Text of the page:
Bubble-Fronted SEV Credit: Clara Moskowitz/SPACE
The bubble-fronted SEV rover version was optimized for wheeling around on the moon. The crew cabin part has lately been converted into a vehicle that can be attached to a sled for visiting asteroids.





NASA’s SEV Rover Credit: Clara Moskowitz/SPACE.
A mockup of NASA’s next generation moon rover, the Space Exploration Vehicle (SEV), on display at the agency’s Johnson Space Center in Houston. The SEV has since been converted into a wheel-less vehicle designed for visiting asteroids.

Inside NASA’s New Spaceship for Asteroid Missions

by Clara Moskowitz, SPACE Assistant Managing Editor
Date: 12 November 2012 Time: 02:30 PM ET

The re-election of President Barack Obama has kept NASA on track to send human explorers to an asteroid, and that means work on a 21st-century spacecraft to fly astronauts to the target space rock and hover nearby — or maybe even pogo off its surface — will go ahead as well.

As of 2010, Obama has challenged NASA to get astronauts to an asteroid by 2025, and on to Mars by the mid-2030s. Whether or not the space agency can stick to that schedule largely depends on its future budget, experts say, but regardless of the pace, work on the asteroid mission is already under way.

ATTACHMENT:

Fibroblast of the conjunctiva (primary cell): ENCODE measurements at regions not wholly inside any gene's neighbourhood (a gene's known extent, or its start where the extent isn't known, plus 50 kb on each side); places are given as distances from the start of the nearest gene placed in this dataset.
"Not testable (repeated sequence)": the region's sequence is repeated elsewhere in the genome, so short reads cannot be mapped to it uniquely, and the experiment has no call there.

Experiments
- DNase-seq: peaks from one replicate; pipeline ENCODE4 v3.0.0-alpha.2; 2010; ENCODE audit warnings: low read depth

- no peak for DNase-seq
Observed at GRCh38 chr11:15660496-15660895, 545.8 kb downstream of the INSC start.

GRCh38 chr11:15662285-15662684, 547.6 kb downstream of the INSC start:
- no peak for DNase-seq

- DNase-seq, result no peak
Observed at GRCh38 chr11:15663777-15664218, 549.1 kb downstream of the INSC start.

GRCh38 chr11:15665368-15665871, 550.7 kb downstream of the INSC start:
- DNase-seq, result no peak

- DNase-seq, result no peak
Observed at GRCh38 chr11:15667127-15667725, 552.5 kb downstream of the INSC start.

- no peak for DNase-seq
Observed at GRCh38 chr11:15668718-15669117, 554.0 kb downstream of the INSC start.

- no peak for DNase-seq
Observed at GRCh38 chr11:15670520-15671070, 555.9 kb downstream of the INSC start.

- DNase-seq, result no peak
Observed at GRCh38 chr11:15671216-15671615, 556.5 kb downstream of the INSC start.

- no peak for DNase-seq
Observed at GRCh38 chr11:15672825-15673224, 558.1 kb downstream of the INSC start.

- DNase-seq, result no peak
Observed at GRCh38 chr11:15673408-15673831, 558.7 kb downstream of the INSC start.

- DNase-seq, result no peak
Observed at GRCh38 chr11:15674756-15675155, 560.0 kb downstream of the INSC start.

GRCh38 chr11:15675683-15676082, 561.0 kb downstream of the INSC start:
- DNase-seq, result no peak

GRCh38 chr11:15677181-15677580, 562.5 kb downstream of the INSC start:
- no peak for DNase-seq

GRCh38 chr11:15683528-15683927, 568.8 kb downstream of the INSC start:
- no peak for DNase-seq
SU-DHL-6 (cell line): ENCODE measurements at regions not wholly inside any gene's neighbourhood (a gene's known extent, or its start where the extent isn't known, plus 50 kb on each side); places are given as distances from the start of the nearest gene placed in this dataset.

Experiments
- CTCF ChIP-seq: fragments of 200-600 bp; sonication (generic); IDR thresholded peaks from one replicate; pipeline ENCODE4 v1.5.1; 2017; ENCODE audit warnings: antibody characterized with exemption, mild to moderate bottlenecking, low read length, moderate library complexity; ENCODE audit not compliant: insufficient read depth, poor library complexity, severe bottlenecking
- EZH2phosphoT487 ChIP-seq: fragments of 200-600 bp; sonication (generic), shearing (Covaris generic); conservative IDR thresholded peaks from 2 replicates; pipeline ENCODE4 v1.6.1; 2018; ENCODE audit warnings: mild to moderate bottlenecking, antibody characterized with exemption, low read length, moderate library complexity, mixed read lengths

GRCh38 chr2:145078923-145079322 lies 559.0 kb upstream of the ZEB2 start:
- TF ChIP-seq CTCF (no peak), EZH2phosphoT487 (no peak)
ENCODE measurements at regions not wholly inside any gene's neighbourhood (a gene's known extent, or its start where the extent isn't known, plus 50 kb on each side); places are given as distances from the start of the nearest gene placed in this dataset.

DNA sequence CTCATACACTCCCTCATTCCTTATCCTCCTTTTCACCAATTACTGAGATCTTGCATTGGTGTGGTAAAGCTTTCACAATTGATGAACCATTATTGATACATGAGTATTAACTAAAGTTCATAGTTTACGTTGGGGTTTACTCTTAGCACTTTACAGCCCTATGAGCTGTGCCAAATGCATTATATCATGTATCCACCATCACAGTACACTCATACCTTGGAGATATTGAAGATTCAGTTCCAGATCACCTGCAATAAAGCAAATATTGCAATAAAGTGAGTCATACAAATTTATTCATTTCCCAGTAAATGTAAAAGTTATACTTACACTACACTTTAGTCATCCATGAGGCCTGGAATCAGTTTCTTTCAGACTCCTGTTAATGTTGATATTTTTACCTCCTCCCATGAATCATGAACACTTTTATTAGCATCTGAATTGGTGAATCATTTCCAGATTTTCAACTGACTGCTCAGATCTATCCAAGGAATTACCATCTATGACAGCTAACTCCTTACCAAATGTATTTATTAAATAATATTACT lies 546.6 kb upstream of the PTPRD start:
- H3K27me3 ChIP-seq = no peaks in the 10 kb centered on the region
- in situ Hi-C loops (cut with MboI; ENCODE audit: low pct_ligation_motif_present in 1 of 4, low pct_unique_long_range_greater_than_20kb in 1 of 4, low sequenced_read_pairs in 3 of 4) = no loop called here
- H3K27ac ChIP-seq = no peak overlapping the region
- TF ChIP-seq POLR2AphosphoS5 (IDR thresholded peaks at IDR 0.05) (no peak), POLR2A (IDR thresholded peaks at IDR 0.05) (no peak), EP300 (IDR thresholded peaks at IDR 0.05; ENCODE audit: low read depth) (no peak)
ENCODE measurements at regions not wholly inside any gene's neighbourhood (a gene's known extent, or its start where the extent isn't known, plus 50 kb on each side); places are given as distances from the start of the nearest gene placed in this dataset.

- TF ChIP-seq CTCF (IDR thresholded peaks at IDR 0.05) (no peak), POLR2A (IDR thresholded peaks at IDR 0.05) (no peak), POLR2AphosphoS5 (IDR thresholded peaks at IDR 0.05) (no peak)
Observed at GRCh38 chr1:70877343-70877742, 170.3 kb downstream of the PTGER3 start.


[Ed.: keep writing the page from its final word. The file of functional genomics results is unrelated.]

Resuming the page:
The Multi-Mission Space Exploration Vehicle (SEV) is a prototype that began its design life as a wheeled moon rover. When the president shifted NASA’s focus from the moon-oriented Constellation program set up by the Bush administration, the space agency adapted the SEV to meet the needs of an asteroid mission instead.

That meant taking off the wheels and converting the vehicle into two parts: a robotic sled that will be used for propulsion and guidance, and a detachable crew cabin that can be fitted on top.

Read more: Inside NASA's New Spaceship for Asteroid Missions | Space.

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